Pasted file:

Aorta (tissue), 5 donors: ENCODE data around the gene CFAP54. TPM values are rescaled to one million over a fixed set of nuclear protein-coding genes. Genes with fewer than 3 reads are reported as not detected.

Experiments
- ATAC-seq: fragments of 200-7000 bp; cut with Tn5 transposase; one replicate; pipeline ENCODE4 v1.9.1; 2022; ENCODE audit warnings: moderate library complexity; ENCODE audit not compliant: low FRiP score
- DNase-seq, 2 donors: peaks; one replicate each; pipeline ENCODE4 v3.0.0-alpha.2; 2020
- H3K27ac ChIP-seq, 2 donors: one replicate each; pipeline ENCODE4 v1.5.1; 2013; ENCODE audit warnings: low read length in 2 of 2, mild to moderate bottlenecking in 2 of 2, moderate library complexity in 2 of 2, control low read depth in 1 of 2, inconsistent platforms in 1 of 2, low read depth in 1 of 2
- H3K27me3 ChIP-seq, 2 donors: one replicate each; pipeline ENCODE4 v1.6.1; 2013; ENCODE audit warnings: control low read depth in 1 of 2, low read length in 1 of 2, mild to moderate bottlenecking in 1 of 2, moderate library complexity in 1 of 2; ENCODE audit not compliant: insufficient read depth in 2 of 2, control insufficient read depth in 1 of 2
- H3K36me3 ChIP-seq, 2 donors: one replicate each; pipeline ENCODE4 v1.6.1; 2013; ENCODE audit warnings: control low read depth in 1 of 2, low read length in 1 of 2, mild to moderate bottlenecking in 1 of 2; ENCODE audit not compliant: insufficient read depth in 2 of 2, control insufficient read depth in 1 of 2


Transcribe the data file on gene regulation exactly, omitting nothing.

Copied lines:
Aorta (tissue), 5 donors: ENCODE data around the gene CFAP54. TPM values are rescaled to one million over a fixed set of nuclear protein-coding genes. Genes with fewer than 3 reads are reported as not detected.

Experiments
- ATAC-seq: fragments of 200-7000 bp; cut with Tn5 transposase; one replicate; pipeline ENCODE4 v1.9.1; 2022; ENCODE audit warnings: moderate library complexity; ENCODE audit not compliant: low FRiP score
- DNase-seq, 2 donors: peaks; one replicate each; pipeline ENCODE4 v3.0.0-alpha.2; 2020
- H3K27ac ChIP-seq, 2 donors: one replicate each; pipeline ENCODE4 v1.5.1; 2013; ENCODE audit warnings: low read length in 2 of 2, mild to moderate bottlenecking in 2 of 2, moderate library complexity in 2 of 2, control low read depth in 1 of 2, inconsistent platforms in 1 of 2, low read depth in 1 of 2
- H3K27me3 ChIP-seq, 2 donors: one replicate each; pipeline ENCODE4 v1.6.1; 2013; ENCODE audit warnings: control low read depth in 1 of 2, low read length in 1 of 2, mild to moderate bottlenecking in 1 of 2, moderate library complexity in 1 of 2; ENCODE audit not compliant: insufficient read depth in 2 of 2, control insufficient read depth in 1 of 2
- H3K36me3 ChIP-seq, 2 donors: one replicate each; pipeline ENCODE4 v1.6.1; 2013; ENCODE audit warnings: control low read depth in 1 of 2, low read length in 1 of 2, mild to moderate bottlenecking in 1 of 2; ENCODE audit not compliant: insufficient read depth in 2 of 2, control insufficient read depth in 1 of 2